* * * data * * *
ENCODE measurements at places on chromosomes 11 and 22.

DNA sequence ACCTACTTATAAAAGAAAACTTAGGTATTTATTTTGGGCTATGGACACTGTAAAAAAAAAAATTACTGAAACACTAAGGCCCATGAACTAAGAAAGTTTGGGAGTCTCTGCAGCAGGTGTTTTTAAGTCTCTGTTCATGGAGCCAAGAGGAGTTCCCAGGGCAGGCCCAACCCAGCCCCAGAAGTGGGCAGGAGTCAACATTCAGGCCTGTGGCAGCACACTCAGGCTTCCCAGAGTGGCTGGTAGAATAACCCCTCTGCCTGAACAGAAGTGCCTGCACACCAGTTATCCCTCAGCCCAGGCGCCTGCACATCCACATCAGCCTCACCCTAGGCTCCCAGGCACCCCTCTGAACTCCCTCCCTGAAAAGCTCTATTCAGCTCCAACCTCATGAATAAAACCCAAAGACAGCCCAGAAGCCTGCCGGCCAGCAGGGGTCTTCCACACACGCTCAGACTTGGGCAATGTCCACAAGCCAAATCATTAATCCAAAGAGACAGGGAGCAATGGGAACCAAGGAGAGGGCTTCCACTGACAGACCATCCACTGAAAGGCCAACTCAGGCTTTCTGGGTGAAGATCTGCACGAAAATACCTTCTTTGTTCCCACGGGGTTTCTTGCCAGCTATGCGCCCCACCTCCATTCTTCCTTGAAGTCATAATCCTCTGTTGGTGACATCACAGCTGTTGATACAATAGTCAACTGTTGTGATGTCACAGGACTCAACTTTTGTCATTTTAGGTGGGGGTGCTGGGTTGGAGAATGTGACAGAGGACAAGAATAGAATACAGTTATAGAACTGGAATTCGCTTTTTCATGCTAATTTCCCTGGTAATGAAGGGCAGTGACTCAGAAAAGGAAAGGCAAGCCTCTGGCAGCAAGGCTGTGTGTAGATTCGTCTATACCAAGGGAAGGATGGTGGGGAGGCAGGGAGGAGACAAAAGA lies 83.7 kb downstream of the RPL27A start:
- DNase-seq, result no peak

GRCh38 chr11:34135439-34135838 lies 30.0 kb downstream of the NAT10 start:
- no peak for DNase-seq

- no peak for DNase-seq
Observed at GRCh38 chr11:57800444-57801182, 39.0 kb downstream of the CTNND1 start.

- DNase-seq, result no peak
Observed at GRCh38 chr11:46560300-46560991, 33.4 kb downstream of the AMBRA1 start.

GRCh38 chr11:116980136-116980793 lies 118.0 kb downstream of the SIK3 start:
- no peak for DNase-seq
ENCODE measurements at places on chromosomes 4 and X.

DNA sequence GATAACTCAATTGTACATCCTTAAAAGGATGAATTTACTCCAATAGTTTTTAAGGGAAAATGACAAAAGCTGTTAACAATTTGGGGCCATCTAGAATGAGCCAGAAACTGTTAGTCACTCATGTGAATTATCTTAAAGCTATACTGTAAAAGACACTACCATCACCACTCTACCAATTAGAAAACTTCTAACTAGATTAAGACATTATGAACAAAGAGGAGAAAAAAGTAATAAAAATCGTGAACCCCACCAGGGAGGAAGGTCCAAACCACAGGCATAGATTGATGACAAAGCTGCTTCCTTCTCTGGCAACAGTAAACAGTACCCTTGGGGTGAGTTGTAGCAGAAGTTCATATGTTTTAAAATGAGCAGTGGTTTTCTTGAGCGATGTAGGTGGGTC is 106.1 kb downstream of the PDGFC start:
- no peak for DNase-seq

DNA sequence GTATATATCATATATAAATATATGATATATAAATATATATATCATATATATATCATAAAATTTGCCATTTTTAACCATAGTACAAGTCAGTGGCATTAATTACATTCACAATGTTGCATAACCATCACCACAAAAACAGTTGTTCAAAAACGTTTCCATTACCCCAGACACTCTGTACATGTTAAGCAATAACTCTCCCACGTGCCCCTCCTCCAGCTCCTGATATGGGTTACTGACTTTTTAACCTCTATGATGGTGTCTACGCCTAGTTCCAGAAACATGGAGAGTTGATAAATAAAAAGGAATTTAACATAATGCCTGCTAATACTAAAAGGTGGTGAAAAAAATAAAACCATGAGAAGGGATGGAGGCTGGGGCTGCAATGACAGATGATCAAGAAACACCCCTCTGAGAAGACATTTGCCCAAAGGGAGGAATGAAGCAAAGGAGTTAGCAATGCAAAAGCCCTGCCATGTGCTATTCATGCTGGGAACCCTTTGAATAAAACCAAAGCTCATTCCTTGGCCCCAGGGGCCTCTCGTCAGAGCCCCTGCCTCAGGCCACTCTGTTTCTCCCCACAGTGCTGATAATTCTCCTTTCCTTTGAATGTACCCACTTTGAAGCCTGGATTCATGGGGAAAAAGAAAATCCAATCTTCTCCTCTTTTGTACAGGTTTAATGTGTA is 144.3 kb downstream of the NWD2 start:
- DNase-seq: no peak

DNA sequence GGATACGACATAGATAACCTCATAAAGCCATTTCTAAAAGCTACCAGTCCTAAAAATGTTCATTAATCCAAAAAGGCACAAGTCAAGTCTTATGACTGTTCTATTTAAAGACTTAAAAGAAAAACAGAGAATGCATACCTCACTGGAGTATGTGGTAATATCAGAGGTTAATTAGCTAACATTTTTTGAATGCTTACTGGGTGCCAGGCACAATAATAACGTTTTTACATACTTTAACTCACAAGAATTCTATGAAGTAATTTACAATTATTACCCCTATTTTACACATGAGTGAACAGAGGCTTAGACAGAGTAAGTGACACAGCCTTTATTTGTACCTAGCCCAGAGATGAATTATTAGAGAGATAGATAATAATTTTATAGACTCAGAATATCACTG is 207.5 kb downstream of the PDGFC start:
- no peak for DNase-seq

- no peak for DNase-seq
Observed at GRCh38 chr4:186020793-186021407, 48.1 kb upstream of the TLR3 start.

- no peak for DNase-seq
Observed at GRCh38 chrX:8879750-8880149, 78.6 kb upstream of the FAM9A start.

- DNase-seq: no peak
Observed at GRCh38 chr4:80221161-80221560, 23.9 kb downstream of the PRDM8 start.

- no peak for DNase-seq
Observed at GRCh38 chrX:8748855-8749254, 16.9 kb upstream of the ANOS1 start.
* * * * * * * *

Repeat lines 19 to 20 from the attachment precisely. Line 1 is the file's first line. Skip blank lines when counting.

- no peak for DNase-seq
Observed at GRCh38 chr4:186020793-186021407, 48.1 kb upstream of the TLR3 start.